Swimmer’s ear is a relatively common outer ear canal infection that is usually caused by trapped water. It can be painful, but is easily treatable by GPs or ear specialists.
What is swimmer’s ear?
Swimmer’s ear (acute otitis externa) is an infection in the outer ear canal—the passage that runs from the outside of your ear to the eardrum. It’s usually caused by water being trapped inside the ear after swimming, which can happen due to naturally narrow ear canals or wax buildup. When the water is trapped, the moist environment encourages bacteria to grow, which can lead to a swimmer’s ear infection. This is more likely if the person has been swimming in dirty water.
Swimmer’s ear might also be caused by the following:
- Damaging the thin lining of your ear canal with cotton buds
- Irritation from chemicals found in hairsprays, hair dyes, and other products that get into the ear
- Having naturally dry ear canal skins that easily breaks
- Having too much ear wax, which traps water more easily
- Diabetes, which can make your ear wax overly alkaline and encourage bacteria growth
The infection might also be caused by fungal growth, although this is less common.
Swimmer’s ear typically affects children, who tend to spend more time in the water (especially in the warmer seasons). But the bacteria that causes the infection doesn’t discriminate, and it can affect people of all ages.
Swimmer’s ear symptoms
If the infection is caused by swimming, symptoms usually appear within a few days. These are some of the most common signs and symptoms you can expect:
- An itchy ear
- Redness inside the ear
- Drainage of clear, odourless fluid
- Pain in the ear
- Pain in the ear when chewing or opening your jaw wide
- Yellow or green pus inside the ear
- A feeling of fullness inside the ear
- Muffled hearing
- Buzzing or humming coming from inside the ear
- Swelling of lymph nodes in your neck
- Dizziness or weakness in your face—see a doctor immediately as this could be a symptom of malignant otitis.
For mild cases, your body may fight off the infection naturally. But it’s recommended to see a GP to provide treatment, especially if you are in a lot of pain.
Swimmer’s ear treatment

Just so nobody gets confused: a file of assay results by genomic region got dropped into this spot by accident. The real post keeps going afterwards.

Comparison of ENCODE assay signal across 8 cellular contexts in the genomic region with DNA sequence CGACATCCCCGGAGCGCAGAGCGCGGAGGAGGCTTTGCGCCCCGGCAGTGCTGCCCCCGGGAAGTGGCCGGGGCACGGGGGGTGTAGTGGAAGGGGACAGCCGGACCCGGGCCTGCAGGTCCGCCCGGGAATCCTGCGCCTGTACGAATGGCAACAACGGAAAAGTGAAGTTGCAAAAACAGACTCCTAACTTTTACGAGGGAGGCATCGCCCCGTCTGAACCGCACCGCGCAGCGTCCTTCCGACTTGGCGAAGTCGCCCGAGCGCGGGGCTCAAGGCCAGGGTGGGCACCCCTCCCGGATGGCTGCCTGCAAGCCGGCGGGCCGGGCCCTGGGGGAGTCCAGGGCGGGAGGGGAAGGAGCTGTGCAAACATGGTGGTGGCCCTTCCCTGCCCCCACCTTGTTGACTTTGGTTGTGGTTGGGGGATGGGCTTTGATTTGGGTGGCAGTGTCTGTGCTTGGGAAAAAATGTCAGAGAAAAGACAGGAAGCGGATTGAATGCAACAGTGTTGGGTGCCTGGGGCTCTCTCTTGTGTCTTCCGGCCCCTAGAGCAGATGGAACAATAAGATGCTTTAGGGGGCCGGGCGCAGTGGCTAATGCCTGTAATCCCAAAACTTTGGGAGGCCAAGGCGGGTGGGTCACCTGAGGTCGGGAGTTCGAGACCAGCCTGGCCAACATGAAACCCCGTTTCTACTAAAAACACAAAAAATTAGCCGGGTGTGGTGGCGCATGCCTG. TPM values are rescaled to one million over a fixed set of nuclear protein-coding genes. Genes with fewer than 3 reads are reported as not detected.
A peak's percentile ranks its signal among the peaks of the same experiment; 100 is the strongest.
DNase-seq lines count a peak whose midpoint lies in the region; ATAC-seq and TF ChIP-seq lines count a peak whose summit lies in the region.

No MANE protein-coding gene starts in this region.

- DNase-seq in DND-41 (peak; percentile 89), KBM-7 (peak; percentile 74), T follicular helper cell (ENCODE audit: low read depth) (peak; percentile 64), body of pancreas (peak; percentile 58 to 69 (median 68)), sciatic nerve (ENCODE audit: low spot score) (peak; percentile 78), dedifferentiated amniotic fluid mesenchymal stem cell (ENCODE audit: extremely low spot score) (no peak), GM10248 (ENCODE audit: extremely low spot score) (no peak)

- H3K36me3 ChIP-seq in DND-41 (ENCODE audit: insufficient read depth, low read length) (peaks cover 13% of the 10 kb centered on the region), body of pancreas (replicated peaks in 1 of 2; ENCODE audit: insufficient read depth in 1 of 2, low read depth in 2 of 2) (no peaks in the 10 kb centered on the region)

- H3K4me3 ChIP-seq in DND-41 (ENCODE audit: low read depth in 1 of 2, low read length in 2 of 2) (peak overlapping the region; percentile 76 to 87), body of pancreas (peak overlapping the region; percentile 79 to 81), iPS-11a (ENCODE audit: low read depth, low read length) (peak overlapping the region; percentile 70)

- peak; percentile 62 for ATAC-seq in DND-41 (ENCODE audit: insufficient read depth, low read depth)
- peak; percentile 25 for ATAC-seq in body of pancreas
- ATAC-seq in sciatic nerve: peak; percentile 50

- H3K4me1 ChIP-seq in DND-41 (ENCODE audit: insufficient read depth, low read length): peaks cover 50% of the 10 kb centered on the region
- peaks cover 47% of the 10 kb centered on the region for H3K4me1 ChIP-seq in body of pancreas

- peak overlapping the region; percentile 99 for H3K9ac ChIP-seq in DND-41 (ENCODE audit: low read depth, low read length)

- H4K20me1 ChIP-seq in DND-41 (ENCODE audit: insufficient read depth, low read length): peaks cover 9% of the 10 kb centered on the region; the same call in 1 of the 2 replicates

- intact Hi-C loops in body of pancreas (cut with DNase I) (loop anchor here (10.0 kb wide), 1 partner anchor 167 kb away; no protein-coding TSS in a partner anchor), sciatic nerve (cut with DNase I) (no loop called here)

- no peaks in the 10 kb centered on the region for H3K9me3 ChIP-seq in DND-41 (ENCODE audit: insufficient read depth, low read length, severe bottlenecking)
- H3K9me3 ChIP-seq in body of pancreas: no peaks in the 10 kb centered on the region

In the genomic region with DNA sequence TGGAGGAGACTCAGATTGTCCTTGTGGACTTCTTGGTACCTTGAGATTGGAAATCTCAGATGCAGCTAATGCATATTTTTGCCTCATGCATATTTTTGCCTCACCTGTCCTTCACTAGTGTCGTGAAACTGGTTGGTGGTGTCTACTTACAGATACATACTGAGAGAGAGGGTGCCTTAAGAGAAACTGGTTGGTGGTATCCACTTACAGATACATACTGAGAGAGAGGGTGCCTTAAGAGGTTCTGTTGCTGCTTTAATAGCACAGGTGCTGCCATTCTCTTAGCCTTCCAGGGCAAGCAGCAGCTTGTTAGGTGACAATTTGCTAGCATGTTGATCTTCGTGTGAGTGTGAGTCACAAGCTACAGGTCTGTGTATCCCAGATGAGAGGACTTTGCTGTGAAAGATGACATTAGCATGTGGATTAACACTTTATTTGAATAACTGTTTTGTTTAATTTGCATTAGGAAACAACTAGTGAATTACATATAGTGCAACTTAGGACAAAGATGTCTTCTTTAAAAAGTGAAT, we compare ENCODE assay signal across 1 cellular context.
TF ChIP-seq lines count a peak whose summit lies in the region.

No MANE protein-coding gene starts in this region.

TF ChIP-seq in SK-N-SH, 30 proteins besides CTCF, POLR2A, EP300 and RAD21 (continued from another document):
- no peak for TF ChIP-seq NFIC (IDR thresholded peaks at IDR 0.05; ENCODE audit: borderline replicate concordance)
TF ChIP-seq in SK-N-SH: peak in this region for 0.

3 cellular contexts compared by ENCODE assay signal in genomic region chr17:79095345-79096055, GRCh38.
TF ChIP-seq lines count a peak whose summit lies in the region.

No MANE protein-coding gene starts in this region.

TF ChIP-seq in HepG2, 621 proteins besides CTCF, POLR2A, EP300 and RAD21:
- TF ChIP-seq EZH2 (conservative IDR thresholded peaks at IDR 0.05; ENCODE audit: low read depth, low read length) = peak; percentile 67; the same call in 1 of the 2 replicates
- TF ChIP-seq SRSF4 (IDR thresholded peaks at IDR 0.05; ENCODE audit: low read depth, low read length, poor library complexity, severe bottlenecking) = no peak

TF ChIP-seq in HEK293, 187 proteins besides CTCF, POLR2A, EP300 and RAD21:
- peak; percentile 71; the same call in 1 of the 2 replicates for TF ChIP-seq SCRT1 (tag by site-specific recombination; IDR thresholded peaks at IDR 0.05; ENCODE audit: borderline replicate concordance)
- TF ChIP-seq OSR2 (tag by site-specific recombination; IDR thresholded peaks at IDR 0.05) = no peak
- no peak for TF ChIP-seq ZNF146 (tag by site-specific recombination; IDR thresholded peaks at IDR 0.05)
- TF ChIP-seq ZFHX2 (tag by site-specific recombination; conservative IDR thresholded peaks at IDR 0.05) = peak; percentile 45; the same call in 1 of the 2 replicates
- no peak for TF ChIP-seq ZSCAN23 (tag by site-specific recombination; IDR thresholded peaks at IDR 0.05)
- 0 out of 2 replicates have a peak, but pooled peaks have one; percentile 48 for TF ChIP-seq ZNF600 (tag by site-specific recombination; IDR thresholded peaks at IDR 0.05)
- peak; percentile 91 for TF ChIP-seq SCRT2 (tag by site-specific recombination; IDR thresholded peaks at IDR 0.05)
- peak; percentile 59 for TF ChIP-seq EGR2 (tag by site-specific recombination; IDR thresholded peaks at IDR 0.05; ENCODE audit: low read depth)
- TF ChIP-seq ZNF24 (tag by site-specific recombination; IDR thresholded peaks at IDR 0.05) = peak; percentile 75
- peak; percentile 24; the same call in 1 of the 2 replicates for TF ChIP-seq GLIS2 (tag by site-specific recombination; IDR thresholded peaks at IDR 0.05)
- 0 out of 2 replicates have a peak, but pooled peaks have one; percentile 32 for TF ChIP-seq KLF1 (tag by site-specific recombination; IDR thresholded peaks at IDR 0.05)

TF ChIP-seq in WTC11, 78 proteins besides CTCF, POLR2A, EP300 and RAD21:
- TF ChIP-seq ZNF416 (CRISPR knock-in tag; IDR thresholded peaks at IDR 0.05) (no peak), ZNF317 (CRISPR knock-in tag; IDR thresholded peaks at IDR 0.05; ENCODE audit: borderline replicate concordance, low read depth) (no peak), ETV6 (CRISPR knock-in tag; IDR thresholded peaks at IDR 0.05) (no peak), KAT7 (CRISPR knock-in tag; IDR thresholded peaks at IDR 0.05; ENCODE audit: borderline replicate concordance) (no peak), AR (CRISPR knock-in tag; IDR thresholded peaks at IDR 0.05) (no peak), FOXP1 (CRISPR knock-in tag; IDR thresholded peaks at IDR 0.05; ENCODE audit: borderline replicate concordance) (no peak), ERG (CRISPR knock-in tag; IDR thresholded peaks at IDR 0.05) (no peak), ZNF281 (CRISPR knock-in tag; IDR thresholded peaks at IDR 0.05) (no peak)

A GP or an ear specialist will be able to diagnose the infection using an otoscope. They may be able to tell whether it’s bacterial or fungal by looking at the infection, but may also take a pus sample for testing.
Once clear on what type of swimmer’s ear infection it is, the doctor can prescribe the correct eardrop. Bacterial infections require a corticosteroid solution that helps to reduce inflammation, and may also include acetic acid, or an antibiotic to repair the damaged skin. If the infection is fungal, an antifungal ear drop may be prescribed instead. Once you start this treatment the infection should start to clear within 24 hours and be gone in three to seven days. You can purchase over-the-counter ear drops for swimmer’s ear, but they only help to dry out your ear—they won’t directly fight the infection.
If your infection is particularly painful, your GP may also prescribe painkillers for you, and oral antibiotics to help combat the infection.
If you’re prone to swimmer’s ear, try wearing earplugs when you swim. When you’re done swimming, tilt your head sideways to remove any trapped water, and dry your ears thoroughly afterwards. While infected, it’s obviously important that the area shouldn’t be touched, and you should try to keep it as dry as possible (a shower cap can help with bathing).
If you have repeated swimmer’s ear infections, it’s especially important to get them treated quickly because scar tissue can build up in your ear canal, and eventually affect your hearing.